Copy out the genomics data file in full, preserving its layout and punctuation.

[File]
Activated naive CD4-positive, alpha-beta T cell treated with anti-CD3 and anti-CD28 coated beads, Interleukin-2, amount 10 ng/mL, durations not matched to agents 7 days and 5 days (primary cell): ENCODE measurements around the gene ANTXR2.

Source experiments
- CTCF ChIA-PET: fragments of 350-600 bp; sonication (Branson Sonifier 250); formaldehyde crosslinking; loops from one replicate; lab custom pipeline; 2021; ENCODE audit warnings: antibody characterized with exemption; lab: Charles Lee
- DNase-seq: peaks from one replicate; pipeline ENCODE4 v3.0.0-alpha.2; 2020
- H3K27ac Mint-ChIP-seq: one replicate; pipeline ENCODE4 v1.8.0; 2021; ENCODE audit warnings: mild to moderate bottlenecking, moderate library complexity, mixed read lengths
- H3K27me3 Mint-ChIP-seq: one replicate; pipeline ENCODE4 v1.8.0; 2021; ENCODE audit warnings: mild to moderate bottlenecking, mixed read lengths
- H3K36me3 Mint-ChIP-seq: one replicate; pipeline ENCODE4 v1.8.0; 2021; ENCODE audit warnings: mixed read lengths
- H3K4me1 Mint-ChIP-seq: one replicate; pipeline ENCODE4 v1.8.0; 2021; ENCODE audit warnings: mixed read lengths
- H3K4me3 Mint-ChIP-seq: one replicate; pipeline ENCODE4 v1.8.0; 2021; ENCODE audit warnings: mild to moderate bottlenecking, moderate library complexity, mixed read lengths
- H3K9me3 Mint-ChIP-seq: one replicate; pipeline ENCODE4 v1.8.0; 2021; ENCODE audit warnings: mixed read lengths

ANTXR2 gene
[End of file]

Activated naive CD4-positive, alpha-beta T cell treated with anti-CD3 and anti-CD28 coated beads, Interleukin-2, amount 10 ng/mL, durations not matched to agents 7 days and 5 days (primary cell): ENCODE measurements around the gene ANTXR2.

Source experiments
- CTCF ChIA-PET: fragments of 350-600 bp; sonication (Branson Sonifier 250); formaldehyde crosslinking; loops from one replicate; lab custom pipeline; 2021; ENCODE audit warnings: antibody characterized with exemption; lab: Charles Lee
- DNase-seq: peaks from one replicate; pipeline ENCODE4 v3.0.0-alpha.2; 2020
- H3K27ac Mint-ChIP-seq: one replicate; pipeline ENCODE4 v1.8.0; 2021; ENCODE audit warnings: mild to moderate bottlenecking, moderate library complexity, mixed read lengths
- H3K27me3 Mint-ChIP-seq: one replicate; pipeline ENCODE4 v1.8.0; 2021; ENCODE audit warnings: mild to moderate bottlenecking, mixed read lengths
- H3K36me3 Mint-ChIP-seq: one replicate; pipeline ENCODE4 v1.8.0; 2021; ENCODE audit warnings: mixed read lengths
- H3K4me1 Mint-ChIP-seq: one replicate; pipeline ENCODE4 v1.8.0; 2021; ENCODE audit warnings: mixed read lengths
- H3K4me3 Mint-ChIP-seq: one replicate; pipeline ENCODE4 v1.8.0; 2021; ENCODE audit warnings: mild to moderate bottlenecking, moderate library complexity, mixed read lengths
- H3K9me3 Mint-ChIP-seq: one replicate; pipeline ENCODE4 v1.8.0; 2021; ENCODE audit warnings: mixed read lengths

ANTXR2 gene